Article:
Private equity investment opportunities keep getting better. What you hear in random conversations doesn’t begin to describe the complexity of its workings. After reading this guide, a beginning investor can always learn more about Brown Smith Wallace. There is a lot to explore, and that is a great starting point for curious minds. 

What Is Private Equity?


Private equity is a stake in a private company that is selling at a value. It is the usual buy low sell high strategy, except with ownership stake taking the place of stocks. A private equity investment firm makes the smart decisions that grow that stake to a high enough amount so that it can be sold for a profit. Think of it as a money manager with great insight into the industry they’re trading in. Multiple sources can be used to raise the funds, so private equity remains less limiting than other trading options like public stocks and bonds. 


There Is A Difference


Private equity is not the same as private business capital or venture capitalism. You are investing in a company during the growth stage, where there is a lot more opportunity to see a return on your initial investment. Three years of growth from a compatible company is exponential in value when you make the right investment choice. Instead of investing in a company that has yet to turn a profit, you are jumping into the prime years of their growth. 

Private Equity


Finding The Right Fit


Now, this is what causes the biggest confusion with a beginner investor. Private equity firms each have their own strengths and weaknesses. With thousands of firms to choose from, the choice sometimes boils down to popularity. Everyone knows about the giants in the industry, so there is no need to mention them by name. Their billions of dollars invested in private and public businesses offer a large taste of flexibility for any investor. For the beginner, this may be a bit much. That is where smaller and mid-size firms come in to fill in the gap. You can further analyze the pull of a company by looking at the region or industry they operate in. 


Understanding LPs And GPs


Limited Partners and General Partners provide the capital that firms use. The majority of the funds from this capital comes from LPs. The smaller remaining half is provided by GPs, but is just as important.  With an LPs, a firm is usually pulling from banks, individuals, trusts and insurance companies. There are plenty of other capital sources with LPs, and they are all similar to those types.

With GPs, individuals are also tapped but are not high net worth individuals. A GPs will often have a history with the fund, and a strong background related to the industry they hold a stake in. Their importance shouldn’t be minimized since a GPs can source deals and balance communication between all parties.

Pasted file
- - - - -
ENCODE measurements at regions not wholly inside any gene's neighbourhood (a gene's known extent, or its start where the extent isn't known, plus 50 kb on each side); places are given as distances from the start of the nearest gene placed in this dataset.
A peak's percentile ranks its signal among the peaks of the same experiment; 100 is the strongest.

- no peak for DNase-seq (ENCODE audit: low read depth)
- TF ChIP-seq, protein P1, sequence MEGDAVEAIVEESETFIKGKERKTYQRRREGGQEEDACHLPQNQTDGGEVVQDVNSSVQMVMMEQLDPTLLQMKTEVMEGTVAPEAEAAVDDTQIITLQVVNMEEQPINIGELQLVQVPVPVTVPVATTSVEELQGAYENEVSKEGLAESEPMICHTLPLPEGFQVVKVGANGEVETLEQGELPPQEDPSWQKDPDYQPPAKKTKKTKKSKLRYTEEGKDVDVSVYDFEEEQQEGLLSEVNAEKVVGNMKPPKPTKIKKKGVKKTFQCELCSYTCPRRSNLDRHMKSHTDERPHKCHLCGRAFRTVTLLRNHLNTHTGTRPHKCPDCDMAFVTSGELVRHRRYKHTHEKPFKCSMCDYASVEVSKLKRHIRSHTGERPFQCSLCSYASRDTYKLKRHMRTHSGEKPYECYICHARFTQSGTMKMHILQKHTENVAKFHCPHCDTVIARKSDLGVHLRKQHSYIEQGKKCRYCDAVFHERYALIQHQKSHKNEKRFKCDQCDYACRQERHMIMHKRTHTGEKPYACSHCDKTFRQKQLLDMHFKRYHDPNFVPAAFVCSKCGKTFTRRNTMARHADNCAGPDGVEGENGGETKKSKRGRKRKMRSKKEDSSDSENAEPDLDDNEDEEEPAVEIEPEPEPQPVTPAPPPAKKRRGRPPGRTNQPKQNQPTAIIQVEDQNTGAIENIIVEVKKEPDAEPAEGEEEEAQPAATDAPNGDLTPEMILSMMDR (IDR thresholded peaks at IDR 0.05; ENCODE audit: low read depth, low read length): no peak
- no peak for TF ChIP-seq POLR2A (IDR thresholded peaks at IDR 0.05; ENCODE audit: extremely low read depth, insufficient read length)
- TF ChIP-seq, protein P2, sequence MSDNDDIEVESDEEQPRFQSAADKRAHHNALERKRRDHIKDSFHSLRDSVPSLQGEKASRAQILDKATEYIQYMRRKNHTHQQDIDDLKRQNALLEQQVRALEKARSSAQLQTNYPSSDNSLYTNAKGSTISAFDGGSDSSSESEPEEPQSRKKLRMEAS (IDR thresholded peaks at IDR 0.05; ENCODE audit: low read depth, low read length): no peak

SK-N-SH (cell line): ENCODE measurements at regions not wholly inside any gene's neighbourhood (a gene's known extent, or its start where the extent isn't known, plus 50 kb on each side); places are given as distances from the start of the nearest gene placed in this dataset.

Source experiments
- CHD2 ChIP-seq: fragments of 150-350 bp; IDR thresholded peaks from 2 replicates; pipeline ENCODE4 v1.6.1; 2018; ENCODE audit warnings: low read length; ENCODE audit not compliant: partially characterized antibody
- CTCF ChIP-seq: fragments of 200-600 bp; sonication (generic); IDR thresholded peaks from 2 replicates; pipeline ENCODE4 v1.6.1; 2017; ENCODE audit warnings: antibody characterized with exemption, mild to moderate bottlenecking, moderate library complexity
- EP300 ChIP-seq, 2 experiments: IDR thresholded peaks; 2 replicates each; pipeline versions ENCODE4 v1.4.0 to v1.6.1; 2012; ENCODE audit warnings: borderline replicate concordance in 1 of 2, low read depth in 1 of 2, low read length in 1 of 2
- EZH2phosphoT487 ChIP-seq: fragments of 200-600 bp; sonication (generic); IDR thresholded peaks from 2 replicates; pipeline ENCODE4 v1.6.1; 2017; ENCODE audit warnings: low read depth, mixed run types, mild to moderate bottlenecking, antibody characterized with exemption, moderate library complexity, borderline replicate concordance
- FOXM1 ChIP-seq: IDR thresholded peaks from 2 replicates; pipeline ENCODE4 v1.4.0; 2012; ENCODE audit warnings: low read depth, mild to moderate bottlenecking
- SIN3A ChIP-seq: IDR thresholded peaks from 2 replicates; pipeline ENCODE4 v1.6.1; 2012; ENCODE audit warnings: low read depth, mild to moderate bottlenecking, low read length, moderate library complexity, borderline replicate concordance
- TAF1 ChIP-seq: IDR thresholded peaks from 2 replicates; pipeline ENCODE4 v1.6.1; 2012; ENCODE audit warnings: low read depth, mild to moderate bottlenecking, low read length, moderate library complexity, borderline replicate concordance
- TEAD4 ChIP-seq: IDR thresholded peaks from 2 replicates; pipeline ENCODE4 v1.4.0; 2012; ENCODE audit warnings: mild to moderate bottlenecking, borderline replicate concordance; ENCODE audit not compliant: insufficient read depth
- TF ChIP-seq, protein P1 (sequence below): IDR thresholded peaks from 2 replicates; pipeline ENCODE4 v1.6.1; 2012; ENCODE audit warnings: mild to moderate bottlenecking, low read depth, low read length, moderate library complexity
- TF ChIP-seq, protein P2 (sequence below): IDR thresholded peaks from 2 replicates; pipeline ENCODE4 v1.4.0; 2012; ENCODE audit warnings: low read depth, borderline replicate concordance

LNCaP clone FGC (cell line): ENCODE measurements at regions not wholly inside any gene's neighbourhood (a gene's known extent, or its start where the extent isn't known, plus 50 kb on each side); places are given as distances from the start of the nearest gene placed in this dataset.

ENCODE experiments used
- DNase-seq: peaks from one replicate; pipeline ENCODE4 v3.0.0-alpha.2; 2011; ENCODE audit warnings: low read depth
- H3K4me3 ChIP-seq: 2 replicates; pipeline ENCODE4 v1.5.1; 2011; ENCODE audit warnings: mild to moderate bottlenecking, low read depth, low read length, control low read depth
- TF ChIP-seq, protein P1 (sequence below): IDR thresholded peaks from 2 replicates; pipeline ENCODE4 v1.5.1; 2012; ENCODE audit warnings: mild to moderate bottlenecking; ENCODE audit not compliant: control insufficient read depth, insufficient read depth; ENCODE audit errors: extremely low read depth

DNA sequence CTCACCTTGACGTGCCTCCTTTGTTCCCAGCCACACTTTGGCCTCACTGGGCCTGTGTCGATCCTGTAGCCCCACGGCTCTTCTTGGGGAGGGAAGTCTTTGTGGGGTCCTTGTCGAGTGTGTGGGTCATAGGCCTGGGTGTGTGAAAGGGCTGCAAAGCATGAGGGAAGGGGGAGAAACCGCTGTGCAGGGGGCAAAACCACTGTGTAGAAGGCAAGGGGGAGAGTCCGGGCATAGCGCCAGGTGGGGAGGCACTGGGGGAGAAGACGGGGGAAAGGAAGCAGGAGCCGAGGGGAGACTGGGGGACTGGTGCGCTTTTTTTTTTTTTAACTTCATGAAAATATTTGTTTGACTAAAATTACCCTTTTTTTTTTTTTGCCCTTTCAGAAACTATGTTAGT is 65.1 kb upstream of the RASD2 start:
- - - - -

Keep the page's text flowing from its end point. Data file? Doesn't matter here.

Following The Money


Private equity deal sourcing can include other private equity firms. Investment banks and referral sources are also a big part of the sourcing process. Plenty of deals are explored, but only a few make the final cut. This is about a firm being efficient with its money and time and avoiding unstable stakes. Instead of it becoming a gamble, private equity investment focuses on getting the most out of all resources used. If a deal takes a while to materialize, then consider all of the moving parts behind the scenes. 


Is This A Long-term Investment?


There are multiple sources for the funds, with some lasting over seven years before seeing a profit. Private equity is a process that takes years by default but is not considered a long-term investment. The longest period before divestiture is spent managing and improving the value of the stake. The second-longest period is the sourcing and closing of deals. With nothing guaranteed until closing, the sourcing/closing process can be the longest of them all. For every great opportunity that arises in private equity investing, there are several failed closing attempts. 


A Compatible Choice


As mentioned earlier in the guide, an investment firm can be researched based on their region and industry of expertise. Something else to add to your research is the revenue range they operate at. This comes as a surprise to rookie investors when a firm is not interested in a particular business. Compatibility has to work both ways for the deal to be beneficial. Finding the right match is more than numbers, and at the very least requires a viable exit strategy. If your ambition for specific investments is beyond private equity investment, then consider where you want to be in a few years. Early deals aren’t attractive, but they set the groundwork for what your portfolio will look like. 


There Is A Method To The Madness


Buying private equity funds is never straightforward when discussing the finances of the deal. Many firms use debt to increase the rate of return. This is a large influence on closings, especially if the company is the right fit. The best way to understand how this type of investment works is to look at it in stages, and over several years. Seeing a purchase that is structured with up to fifty percent debt is not uncommon and works in your favor. 

Yearly increases in equity are balanced out by a decrease in ownership debt. Based on the industry, this feeds into the rate of return, even if a company doesn’t grow after purchase. Now imagine having several of these deals in place. It is a low risk but high reward investment that requires the touch of a knowledgeable firm. The first year after closing will always tell you a lot about how well a deal is structured. 


Wrap Up


Diversity is part of the game and remains a powerful mantra for investments. Private equity investments are another financial choice among many. By using all of the tools at your disposal, your portfolio will have more value. It is a win-win scenario where you retain full control while expanding your finances.